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RIP iPod, the MP3 Player That Changed the Way We Listen to Music

(Photo: Justin Sullivan/Getty Images)

Apple has discontinued the iPod after a remarkable 20-year run — and a music industry transformed.

By Jamie Lendino

The first time I heard an MP3 file was back in 1995. It was some proto-drum-and-bass track that I had downloaded to my PC from an FTP site, back when the web was just beginning to go mainstream. I don’t remember the name of the song or the artist. But I do remember I was stunned at how clear it sounded. It was a full four-minute digital audio track that, at just a couple of megabytes, was also small enough to download in a few minutes over a dial-up connection.

Today, with the exception of a growing band of vinyl enthusiasts, everyone listens to digital music. The single biggest reason for that is Apple’s iconic iPod. Almost overnight, the iPod was everywhere in the aughts, with giant billboard ads, TV commercials, and throngs of people in cities with white earbuds in their ears.

Now that Apple is sunsetting the iPod after a 20-year run, it seems fitting to look back at its origin and how it utterly changed the way we listen to music today.

Apple Took Its Time

A flurry of unknown start-ups released the first batch of MP3 players in the late 1990s. They were cramped by current standards, with just 32MB or 64MB of internal memory—enough for an album or two’s worth of music, or a decent mixtape. Ripping your music to digital files offered advantages compared with swapping CDs or recording to MiniDiscs; they didn’t skip, and you could rearrange them however you like. But it was the rise of illegal file-sharing on Napster, Kazaa, and other peer-to-peer services that cemented the MP3 as the new format of choice. And as the market for MP3 players expanded, Creative Labs, Samsung, and some other familiar names jumped into the fray.

An Apple iBook and iPod circa 2001 (Photo: Apple Corp. via Getty Images)

True to form, Apple watched the market for a couple of years. Then Steve Jobs announced the sleek new iPod on October 23, 2001, a hard left turn for a company still mostly known for its Macintosh, including the colorful new iMac line, and a giant faceplant in the handheld PDA market.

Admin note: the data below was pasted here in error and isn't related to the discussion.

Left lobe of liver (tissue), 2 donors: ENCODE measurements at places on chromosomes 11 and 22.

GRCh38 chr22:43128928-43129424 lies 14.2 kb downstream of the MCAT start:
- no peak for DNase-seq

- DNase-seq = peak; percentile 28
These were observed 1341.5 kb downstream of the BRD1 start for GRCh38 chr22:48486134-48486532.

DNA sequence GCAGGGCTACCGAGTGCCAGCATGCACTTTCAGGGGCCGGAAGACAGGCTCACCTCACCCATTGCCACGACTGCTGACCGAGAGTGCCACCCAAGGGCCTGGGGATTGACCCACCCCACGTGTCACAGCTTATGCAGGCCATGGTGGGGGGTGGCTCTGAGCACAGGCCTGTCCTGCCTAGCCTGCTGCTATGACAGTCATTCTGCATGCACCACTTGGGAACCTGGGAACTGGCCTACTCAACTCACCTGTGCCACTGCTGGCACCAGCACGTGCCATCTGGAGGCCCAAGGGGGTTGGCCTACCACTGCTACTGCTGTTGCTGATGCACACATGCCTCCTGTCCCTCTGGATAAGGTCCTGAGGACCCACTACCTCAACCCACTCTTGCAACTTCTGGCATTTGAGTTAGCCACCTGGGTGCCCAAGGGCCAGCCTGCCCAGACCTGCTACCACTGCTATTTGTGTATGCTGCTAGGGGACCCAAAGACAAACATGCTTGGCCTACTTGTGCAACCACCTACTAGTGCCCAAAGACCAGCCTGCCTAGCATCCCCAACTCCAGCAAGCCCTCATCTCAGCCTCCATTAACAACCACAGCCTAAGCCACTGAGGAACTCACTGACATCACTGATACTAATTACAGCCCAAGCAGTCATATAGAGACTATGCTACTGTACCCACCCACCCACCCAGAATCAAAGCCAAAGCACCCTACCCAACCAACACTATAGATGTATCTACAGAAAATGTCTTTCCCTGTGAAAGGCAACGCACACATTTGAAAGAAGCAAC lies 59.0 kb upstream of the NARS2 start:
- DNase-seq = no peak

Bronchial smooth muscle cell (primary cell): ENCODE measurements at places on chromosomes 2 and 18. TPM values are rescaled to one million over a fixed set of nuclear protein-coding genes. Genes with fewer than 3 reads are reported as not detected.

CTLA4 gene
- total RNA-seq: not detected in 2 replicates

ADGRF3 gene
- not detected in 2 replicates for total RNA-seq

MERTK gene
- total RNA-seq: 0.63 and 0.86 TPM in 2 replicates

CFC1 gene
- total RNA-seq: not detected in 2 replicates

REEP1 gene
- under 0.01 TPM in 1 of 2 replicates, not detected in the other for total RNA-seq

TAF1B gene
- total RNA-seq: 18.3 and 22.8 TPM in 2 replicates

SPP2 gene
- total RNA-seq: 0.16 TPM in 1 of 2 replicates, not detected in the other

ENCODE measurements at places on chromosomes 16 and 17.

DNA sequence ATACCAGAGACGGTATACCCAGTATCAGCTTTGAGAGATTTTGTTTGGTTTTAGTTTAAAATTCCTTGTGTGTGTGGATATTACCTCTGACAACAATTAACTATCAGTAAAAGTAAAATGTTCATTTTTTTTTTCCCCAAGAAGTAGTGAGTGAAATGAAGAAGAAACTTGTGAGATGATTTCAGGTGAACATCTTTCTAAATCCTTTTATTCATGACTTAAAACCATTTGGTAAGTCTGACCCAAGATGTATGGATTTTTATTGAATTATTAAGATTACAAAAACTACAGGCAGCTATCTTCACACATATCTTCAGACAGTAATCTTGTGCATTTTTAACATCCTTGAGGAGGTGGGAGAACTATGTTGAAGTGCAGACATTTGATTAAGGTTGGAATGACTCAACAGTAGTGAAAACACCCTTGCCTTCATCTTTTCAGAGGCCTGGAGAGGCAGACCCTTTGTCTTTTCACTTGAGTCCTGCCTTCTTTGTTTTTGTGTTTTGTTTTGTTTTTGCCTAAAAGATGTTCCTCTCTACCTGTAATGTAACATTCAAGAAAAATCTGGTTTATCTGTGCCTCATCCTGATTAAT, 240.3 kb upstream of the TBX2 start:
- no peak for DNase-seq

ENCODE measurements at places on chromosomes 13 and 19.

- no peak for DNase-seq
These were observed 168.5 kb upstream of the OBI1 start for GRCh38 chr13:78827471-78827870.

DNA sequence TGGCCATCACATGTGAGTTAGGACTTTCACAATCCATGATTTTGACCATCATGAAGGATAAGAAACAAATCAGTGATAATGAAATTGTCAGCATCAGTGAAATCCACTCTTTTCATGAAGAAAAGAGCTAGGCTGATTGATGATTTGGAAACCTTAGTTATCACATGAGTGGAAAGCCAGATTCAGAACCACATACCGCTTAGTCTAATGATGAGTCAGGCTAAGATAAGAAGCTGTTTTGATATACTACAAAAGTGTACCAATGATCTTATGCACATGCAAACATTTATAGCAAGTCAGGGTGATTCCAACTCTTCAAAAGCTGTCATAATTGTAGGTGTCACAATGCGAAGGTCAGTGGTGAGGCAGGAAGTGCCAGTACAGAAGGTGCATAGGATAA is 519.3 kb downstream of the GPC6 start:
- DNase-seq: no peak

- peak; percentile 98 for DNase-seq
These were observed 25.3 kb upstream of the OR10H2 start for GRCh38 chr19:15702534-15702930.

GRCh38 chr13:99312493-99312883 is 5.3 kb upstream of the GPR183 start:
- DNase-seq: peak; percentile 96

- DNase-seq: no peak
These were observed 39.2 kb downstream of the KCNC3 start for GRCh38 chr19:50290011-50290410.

The iPod was remarkably expensive at $399, and only worked with Macs. But it also had an impressively roomy 5GB 1.8-inch hard drive. This meant that instead of 10 or 20 songs, it could put 1,000 songs in your pocket, as the original ad went—no other MP3 player at the time came close. That was a good portion of the average music lover’s CD collection, and certainly more than a zippered case full of cassettes.

With the iPod, you still had to rip all your CDs to your computer using Apple’s iTunes software. But it meant you could listen to any of your favorite songs on a whim. Apple continued to refine the iPod over the next couple of years, introducing Windows compatibility (a huge step) and the brilliant Click Wheel design. The company also began lowering the price and offering new versions that were smaller, had color screens that could play video, or had increasingly capacious hard drives.

Steve Jobs introducing new iPods in 2005 (Photo: Kimberly White/Corbis via Getty Images)

The Advent of Buying Digital Music

The other big piece of the puzzle was Apple’s 2003 introduction of the iTunes Music Store, which changed the music industry overnight. It meant you could buy a 99-cent single instead of an entire album, many of which normally cost $15 to $18 and only had one or two good songs. This decision—and the behind-the-scenes scramble and persistent work to get all the extremely reluctant major labels on board—was key to launching the iPod into the stratosphere. Customers finally had an easy way to buy music legally and on their terms. Much more than even the iMac, the iPod reversed Apple’s decline and sent the company’s fortunes skyrocketing.

Within the span of a few years, people went from primarily buying CDs or illegally sharing music on Napster, Kazaa, and other now-defunct services, to buying music online through Apple. Competing services sprang up, but for a long time, none could put a dent in Apple’s lead.

Creative Zen Micro MP3 Players at CES 2005 in Las Vegas (Photo: Justin Sullivan/Getty Images)

I spent the mid-2000s reviewing various MP3 players for different technology publications, from brands like Archos, Cowon, Creative, iRiver, Sony, and Toshiba. Many were quite good, but usually let down by their buggy third-party software, or even by Microsoft Windows Media Player and its clumsy DRM. In comparison, Apple’s iTunes software worked perfectly with the iPod, even when connected to Windows PCs (for a time, at least). All you had to do was sync up with the wire each time you wanted to add new music or new playlists.

The iPod also found its way into cars. In 2004, BMW launched the first in-vehicle iPod integration, an innovation that other automakers quickly copied. It was a huge advance over messy cassette-tape adapters for your portable CD player, or even trunk-mounted CD changers from the 1990s.